Even the best of seaman get rusty after a period ashore. Colin shares the process of getting back in the voyaging groove.
It doesn't matter how much you read and who you talk to, your first multi-day (and night) passage at sea will be nothing like what you imagine. And your first experience of a gale at sea will be ten times as intense as you think it will be. I’m not saying this to put you [...]
Sure, diesel electric drives, lithium ion batteries, unstayed carbon masts, and composting toilets are fun technology and interesting too. But if your goal is to actually get out there cruising as soon as you can for a relatively reasonable amount of money, we recommend that you only use gear that has been in wide general use for at least 20 years. Here’s why:
Are you struggling to get out there cruising? Do there seem to be a million obstacles between you and your dream? We have 10 sure fire tips that will help you get out there sooner and have more fun and be safer when you do.
Colin continues the tale that he started in the last chapter of his and Louise's intentional relationship test by fire.
It's a lovely story, with a great conclusion, that should not be missed.
Going cruising with your partner may sound romantic, and it is. But there are also few activities that are more stressful on a relationship. Colin tells the story of his first tough passage with Lou. One that they took on intentionally to see how they would manage as a team at sea. It's an example that all couples considering the voyaging life should emulate--Crash Test the Relationship before committing everything to a new life on the ocean.
Free Introductory Chapter There are countless articles, books and courses that focus on recovering a person overboard but what really matters to the short-handed crew offshore is making as sure as humanly possible that a person overboard situation never happens in the first place—we need prevention, not cure. This chapter introduces this book and that basic concept.
In the last post I covered the story of my accident. In this one I'm going to go over some of the things we did correctly, both before and after the accident: As is our habit whenever we hike, we were both dressed right, not only for the prevailing conditions but for any deterioration in [...]
Like most voyaging couples, I suspect, Phyllis and I have long feared one of us getting seriously injured as the ultimate risk, short of death, facing us. This fear has always been especially prevalent during our Arctic voyages; who knew that it would be realized so close to home. As many of you know, I [...]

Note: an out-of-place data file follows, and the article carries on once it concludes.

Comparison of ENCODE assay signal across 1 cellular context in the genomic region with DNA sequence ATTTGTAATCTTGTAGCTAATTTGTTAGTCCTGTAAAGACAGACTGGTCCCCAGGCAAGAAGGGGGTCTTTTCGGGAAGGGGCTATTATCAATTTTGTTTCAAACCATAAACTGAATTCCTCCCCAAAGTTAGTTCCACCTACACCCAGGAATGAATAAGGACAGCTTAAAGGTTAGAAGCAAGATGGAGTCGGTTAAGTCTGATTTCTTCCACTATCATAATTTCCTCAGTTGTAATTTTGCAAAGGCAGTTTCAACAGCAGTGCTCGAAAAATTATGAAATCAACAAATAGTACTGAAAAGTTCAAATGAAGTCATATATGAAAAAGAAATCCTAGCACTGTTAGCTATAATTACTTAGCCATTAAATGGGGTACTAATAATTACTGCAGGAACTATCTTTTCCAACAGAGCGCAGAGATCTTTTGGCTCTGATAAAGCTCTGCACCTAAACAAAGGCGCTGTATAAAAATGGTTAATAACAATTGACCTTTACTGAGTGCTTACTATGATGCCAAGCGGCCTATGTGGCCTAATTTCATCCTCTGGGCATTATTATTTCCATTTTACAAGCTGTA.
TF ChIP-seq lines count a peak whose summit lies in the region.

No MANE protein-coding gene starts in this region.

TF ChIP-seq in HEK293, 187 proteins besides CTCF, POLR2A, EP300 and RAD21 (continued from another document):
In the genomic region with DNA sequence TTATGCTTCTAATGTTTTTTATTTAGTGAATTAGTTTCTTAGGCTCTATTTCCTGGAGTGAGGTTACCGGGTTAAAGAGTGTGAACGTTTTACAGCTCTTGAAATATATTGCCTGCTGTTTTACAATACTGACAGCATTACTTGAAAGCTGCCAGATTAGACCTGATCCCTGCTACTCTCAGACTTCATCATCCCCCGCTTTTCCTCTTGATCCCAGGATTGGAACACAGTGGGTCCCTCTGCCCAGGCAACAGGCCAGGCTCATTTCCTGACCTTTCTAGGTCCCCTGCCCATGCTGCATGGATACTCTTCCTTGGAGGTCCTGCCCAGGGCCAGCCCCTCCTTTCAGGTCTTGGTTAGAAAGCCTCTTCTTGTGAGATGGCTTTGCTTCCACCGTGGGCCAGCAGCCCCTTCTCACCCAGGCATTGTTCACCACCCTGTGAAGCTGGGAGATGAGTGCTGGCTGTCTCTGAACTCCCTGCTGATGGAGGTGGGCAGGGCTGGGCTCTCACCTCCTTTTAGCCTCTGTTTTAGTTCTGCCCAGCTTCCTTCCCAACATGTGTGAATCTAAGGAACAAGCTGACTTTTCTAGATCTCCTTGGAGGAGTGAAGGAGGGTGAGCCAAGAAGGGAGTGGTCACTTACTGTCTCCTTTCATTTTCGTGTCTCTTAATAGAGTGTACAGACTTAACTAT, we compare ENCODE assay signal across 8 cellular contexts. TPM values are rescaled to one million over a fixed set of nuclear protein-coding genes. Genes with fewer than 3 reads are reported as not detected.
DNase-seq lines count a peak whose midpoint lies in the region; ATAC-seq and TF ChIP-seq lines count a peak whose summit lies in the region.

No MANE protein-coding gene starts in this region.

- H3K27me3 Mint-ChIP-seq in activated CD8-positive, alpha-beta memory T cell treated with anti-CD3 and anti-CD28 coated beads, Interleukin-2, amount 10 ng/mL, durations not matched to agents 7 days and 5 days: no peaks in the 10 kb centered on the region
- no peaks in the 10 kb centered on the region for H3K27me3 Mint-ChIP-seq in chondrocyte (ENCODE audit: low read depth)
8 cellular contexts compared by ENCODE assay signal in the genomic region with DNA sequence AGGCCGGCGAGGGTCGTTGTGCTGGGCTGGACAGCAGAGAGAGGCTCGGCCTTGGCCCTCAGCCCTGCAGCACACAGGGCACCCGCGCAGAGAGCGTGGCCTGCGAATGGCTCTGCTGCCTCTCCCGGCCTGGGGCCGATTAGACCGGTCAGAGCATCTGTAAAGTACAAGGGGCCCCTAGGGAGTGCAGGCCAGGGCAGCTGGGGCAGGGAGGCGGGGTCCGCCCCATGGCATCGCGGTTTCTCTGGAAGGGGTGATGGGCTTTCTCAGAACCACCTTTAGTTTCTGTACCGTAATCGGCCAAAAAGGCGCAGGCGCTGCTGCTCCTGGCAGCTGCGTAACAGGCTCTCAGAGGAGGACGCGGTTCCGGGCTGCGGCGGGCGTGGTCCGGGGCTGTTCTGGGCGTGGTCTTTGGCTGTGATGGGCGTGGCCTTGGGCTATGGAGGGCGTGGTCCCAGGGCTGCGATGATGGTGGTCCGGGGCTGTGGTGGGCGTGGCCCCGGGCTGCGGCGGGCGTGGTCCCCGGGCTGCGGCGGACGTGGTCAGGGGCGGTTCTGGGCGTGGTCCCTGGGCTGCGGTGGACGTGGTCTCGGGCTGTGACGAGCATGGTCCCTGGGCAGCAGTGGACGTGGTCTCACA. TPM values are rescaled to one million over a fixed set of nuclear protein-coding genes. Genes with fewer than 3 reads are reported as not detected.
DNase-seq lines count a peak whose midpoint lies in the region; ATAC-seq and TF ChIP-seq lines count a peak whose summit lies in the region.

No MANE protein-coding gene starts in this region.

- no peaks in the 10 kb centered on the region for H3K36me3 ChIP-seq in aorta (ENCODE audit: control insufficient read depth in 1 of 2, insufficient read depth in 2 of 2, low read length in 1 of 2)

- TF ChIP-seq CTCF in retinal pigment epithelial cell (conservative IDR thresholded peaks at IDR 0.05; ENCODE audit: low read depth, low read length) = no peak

Once your crew are safely aboard it’s time to brief them on the boat and life on board. We always believe that this is best carried out once they have had some rest and settled in, as this allows us to go through things methodically—even a simple boat with basic safety equipment can be a [...]
As promised, here is an example of our briefing document. As I outlined in Part II of this series of posts, it comes in two sections, the first two sides being for our guest, the third side to be copied and distributed to family and friends as necessary. Obviously this is only a rough example, [...]
Welcoming friends or family to join you on a long leg is something we all look forward to, but in order to make sure that the reality matches the expectation, it pays to plan ahead. Oversights at this stage can lead to delays later, upset good relations, and even compromise safety, so it’s only sensible [...]
For the best part of twenty years I sailed with boats full of people (up to 22 at times), and like most commercial skippers discovered that man management in such circumstances is of vital importance, in terms of safety and harmony aboard. Getting everyone to turn up on time in a remote place, with all [...]
One of the strangest exchanges I have ever had occurred in my days as a sailing instructor. My manager sidled up to me one day and asked ‘do you demonstrate all of the manoeuvres to your students in advance, before asking them to do it?’. Thinking this might be some kind of trick question, I [...]
Lane Finley’s comment on John’s post, A Model T Offshore Voyaging Boat, got me thinking. I agree that some of the reasons women are reluctant to go cruising are those that Lane posits: seasickness, loneliness, inconvenience, discomfort…not to mention separation from children/grandchildren…But I’m wondering if there isn’t more to the issue than that. And, as [...]